Under non-proportional reinsurance the reinsurer only pays out if the total claims suffered by the insurer in a given period exceed a stated amount, which is called the "retention" or "priority". For instance the insurer may be prepared to accept a total loss up to $1 million, and purchases a layer of reinsurance of $4 million in excess of this $1 million. If a loss of $3 million were then to occur, the insurer would bear $1 million of the loss and would recover $2 million from its reinsurer. In this example, the insurer also retains any excess of loss over $5 million unless it has purchased a further excess layer of reinsurance.
The main forms of non-proportional reinsurance are excess of loss and stop loss.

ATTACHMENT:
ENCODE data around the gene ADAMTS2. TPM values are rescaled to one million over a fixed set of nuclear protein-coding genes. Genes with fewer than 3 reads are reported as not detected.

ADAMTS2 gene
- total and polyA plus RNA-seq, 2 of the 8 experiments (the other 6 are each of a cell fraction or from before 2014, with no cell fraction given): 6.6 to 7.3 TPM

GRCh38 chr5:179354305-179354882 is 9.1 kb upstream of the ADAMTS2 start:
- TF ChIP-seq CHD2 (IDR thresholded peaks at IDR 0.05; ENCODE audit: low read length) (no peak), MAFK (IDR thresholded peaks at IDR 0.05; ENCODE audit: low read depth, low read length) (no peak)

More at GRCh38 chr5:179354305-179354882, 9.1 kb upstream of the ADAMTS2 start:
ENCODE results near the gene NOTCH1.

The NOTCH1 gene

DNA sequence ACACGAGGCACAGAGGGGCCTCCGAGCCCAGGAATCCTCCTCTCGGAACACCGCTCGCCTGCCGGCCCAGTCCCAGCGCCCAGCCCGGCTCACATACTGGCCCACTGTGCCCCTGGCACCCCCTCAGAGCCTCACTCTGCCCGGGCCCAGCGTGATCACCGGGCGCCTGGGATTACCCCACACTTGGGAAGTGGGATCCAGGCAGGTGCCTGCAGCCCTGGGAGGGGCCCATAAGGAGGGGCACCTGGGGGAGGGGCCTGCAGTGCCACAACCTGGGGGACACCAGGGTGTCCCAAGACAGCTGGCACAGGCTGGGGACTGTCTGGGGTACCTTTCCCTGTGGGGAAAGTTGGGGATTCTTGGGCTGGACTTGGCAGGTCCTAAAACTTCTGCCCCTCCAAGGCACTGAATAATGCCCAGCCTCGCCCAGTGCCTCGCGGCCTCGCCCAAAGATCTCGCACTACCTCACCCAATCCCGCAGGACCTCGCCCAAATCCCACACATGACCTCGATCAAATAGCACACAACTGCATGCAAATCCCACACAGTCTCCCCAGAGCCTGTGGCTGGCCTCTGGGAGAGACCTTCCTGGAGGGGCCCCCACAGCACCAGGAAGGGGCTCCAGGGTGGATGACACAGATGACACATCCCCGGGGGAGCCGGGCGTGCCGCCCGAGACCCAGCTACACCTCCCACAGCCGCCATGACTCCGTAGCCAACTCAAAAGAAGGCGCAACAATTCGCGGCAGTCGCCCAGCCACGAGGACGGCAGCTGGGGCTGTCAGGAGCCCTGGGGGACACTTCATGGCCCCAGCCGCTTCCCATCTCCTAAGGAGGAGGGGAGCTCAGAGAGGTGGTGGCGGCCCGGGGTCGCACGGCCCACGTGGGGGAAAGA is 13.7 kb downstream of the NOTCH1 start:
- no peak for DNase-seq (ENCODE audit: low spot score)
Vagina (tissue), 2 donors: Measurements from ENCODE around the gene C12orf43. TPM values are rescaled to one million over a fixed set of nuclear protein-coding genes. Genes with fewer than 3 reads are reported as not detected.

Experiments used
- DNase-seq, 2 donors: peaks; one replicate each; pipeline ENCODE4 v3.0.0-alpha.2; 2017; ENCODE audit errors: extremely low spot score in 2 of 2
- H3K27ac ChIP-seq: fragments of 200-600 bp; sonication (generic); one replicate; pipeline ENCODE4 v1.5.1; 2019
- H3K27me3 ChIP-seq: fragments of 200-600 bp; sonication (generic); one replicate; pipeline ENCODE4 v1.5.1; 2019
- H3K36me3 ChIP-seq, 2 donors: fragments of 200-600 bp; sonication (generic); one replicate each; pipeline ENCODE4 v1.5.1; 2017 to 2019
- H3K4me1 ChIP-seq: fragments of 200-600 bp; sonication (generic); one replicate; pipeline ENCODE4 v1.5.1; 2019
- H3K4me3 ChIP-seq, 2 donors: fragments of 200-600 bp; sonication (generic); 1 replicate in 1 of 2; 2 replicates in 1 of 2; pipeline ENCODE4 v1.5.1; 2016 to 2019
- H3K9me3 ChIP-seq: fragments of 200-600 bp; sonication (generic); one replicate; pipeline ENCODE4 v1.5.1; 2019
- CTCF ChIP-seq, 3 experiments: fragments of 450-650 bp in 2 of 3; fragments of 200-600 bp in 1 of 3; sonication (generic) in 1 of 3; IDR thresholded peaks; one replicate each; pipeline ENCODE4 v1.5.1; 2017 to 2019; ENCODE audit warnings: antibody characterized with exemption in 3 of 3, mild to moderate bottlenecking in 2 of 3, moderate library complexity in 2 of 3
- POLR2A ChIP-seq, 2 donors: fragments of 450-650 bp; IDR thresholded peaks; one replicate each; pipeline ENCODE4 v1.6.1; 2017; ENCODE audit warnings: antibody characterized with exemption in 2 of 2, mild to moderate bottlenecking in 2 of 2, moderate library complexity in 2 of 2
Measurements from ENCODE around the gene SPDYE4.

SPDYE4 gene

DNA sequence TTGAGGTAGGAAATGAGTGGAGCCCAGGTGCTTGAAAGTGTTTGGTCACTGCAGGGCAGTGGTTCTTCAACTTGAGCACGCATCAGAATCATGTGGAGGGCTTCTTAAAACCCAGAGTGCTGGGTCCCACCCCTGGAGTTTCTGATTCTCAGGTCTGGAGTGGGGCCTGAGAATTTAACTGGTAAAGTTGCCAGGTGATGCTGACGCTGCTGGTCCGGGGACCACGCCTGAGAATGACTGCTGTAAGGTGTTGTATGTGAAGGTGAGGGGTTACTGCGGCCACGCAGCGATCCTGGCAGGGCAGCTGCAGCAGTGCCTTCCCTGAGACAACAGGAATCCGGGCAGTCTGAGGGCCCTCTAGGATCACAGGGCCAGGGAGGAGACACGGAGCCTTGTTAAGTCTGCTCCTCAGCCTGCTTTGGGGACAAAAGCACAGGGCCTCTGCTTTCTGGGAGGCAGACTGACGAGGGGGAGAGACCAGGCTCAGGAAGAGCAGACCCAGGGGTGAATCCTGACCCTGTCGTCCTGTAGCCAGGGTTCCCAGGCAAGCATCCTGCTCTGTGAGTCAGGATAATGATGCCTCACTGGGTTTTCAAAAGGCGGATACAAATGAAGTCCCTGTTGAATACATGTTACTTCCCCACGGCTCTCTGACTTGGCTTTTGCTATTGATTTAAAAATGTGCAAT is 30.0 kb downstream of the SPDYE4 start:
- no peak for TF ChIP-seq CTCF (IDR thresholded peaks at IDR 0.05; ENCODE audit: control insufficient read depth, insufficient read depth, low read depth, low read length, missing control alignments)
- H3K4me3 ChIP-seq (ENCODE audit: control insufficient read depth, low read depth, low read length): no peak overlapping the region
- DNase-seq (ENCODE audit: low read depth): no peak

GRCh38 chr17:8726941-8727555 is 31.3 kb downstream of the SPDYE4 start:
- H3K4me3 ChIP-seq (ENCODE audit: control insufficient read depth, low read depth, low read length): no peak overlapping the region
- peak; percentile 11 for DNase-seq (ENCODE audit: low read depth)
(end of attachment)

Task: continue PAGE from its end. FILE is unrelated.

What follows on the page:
Excess of loss reinsurance can have three forms - "Per Risk XL" (Working XL), "Per Occurrence or Per Event XL" (Catastrophe or Cat XL), and "Aggregate XL".
In per risk, the cedant's insurance policy limits are greater than the reinsurance retention. For example, an insurance company might insure commercial property risks with policy limits up to $10 million, and then buy per risk reinsurance of $5 million in excess of $5 million. In this case a loss of $6 million on that policy will result in the recovery of $1 million from the reinsurer. These contracts usually contain event limits to prevent their misuse as a substitute for Catastrophe XLs.